First, she accuses me of mistranslating the Zehut platform. This is quite false, as I did not have to translate anything. I used Zehut’s official English-language version of its platform, which is readily available on its website.
Second, most of what Liel writes is not an argument at all, but simply abuse. She asks, for example, if I am “Silly? Dishonest? Neurotic? Pathetic?” claims I am “demonstrating either incompetence or dishonesty,” makes a cryptic remark about “prophecy being given to fools and children,” and calls me a liar a host of times.
Abuse, regrettably, is par for the course in Israeli debate, so I take none of it personally. I would note, however, that abuse is not an argument. It is, in fact, a confession. It is what one resorts to when there is no case to make. In other words, it is an admission that what I wrote is true.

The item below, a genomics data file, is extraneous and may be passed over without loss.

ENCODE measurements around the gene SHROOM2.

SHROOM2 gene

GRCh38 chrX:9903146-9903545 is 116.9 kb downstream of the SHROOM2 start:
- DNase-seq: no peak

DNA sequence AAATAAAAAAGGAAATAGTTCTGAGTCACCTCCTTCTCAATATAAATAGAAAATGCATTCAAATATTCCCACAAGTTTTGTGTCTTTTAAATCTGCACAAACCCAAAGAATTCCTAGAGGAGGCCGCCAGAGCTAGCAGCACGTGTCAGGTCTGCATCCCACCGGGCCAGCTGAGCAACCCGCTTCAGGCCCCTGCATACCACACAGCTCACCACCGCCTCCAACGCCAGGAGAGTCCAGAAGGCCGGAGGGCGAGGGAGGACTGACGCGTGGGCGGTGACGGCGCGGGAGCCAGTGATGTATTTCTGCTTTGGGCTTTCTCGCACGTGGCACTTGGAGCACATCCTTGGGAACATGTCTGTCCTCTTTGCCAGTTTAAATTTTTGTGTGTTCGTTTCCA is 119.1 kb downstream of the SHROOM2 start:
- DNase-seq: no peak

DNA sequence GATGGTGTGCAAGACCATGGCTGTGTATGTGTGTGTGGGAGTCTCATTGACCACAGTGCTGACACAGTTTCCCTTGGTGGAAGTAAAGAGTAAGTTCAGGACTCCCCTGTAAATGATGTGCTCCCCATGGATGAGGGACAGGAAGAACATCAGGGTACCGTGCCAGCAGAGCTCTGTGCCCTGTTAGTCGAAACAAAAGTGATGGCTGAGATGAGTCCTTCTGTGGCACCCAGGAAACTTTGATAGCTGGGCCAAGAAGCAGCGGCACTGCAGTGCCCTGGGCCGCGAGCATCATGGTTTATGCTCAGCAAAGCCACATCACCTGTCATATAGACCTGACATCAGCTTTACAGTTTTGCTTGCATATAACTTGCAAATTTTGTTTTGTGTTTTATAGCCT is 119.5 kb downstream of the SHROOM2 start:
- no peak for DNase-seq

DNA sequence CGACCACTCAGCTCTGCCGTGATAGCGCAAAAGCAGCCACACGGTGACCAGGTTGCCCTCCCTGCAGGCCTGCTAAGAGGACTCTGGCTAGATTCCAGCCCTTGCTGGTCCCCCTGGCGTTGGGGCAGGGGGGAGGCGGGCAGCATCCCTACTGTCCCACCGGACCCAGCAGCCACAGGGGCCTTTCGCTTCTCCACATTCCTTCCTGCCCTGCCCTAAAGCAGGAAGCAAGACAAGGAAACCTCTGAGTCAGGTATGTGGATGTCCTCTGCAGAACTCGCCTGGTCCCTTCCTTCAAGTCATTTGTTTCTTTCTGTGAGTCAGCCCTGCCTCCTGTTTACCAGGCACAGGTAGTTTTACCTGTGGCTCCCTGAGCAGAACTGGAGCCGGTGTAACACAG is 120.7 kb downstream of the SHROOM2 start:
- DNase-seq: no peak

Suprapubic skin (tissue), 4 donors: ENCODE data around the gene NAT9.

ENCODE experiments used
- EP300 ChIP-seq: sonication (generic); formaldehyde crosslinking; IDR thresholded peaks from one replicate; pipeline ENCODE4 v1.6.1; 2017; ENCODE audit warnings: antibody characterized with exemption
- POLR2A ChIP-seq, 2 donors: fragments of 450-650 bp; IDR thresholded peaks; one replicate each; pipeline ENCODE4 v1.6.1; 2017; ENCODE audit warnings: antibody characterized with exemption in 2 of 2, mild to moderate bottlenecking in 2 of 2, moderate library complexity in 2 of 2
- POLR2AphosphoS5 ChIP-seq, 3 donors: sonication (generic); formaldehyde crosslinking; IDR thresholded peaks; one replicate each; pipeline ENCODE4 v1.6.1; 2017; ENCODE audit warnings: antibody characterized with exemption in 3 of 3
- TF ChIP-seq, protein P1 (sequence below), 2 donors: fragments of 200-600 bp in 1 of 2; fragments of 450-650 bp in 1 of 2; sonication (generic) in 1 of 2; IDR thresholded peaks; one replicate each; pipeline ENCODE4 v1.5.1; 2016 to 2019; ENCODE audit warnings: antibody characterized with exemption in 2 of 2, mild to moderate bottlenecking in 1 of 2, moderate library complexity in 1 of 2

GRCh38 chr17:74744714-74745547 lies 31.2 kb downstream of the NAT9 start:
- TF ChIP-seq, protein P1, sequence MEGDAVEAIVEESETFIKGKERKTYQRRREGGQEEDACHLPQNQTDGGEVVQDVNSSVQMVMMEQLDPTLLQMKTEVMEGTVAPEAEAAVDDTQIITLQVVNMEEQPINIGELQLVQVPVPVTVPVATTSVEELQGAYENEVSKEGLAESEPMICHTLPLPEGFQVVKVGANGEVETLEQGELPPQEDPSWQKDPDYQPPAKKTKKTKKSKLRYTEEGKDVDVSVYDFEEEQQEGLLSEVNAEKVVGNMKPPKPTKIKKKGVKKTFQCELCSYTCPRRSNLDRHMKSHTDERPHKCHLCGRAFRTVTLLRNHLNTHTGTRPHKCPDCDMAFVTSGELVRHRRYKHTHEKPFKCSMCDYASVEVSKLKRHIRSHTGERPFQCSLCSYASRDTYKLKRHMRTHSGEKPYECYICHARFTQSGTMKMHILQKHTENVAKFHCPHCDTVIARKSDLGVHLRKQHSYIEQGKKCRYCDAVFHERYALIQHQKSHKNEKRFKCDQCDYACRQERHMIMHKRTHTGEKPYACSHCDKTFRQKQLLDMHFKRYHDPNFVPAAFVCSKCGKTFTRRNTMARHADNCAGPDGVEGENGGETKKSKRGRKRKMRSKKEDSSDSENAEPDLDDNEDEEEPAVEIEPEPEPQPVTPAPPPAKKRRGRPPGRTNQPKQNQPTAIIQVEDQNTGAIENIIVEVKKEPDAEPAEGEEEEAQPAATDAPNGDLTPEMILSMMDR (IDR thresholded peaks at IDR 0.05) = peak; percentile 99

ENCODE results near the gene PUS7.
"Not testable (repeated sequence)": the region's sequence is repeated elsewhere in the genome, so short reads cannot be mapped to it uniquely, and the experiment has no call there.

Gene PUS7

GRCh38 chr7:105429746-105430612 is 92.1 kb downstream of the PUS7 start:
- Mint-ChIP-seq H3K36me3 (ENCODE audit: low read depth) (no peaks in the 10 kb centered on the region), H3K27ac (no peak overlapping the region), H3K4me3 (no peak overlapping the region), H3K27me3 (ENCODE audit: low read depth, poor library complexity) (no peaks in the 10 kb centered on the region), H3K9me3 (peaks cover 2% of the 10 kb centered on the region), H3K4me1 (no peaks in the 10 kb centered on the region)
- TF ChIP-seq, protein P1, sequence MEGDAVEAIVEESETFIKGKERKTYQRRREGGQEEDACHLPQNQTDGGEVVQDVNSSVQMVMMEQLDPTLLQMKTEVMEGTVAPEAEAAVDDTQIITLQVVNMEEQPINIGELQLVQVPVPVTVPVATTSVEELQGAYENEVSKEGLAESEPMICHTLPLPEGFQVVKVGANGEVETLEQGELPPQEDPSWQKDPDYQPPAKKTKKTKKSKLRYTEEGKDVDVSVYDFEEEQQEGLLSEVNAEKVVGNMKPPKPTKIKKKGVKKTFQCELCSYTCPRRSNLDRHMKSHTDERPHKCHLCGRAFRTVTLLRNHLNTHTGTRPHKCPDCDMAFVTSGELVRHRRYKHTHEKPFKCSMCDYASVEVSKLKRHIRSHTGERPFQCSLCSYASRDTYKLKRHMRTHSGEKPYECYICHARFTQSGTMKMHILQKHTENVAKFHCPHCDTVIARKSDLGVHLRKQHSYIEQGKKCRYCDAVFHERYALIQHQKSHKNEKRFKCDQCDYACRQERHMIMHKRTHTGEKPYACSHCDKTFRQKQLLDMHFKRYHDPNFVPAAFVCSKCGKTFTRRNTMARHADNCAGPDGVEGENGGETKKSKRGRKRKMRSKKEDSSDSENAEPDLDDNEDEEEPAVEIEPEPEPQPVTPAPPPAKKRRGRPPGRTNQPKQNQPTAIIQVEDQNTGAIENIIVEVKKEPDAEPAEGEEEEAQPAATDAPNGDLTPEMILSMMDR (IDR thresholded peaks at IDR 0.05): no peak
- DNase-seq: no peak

Third, Liel says, “Basically, Kerstein asserts that any reference whatsoever to God in a political context is necessarily theocratic. In other words, only a purely secular state can be said to be other than racist, theocratic, and totalitarian.”
I never said any such thing. I said that when religious law is given the same authority as civil law, as Feiglin explicitly proposes — “Zehut will act to define Jewish civil law as the parallel civil law recognized in Israel” — then it has become coercive and “necessarily theocratic.”
Fourth, she asserts that Feiglin is not inspired by Christian Dominianism or indeed “Christian any-ism,” as she rather awkwardly puts it. I did not say that he necessarily was. I said that Feiglin’s ideology strongly resembles Dominionism and is possibly inspired by it. Given that many other parts of Zehut’s platform show strong American influences, such as from the men’s rights movement, I do not think this is by any means impossible.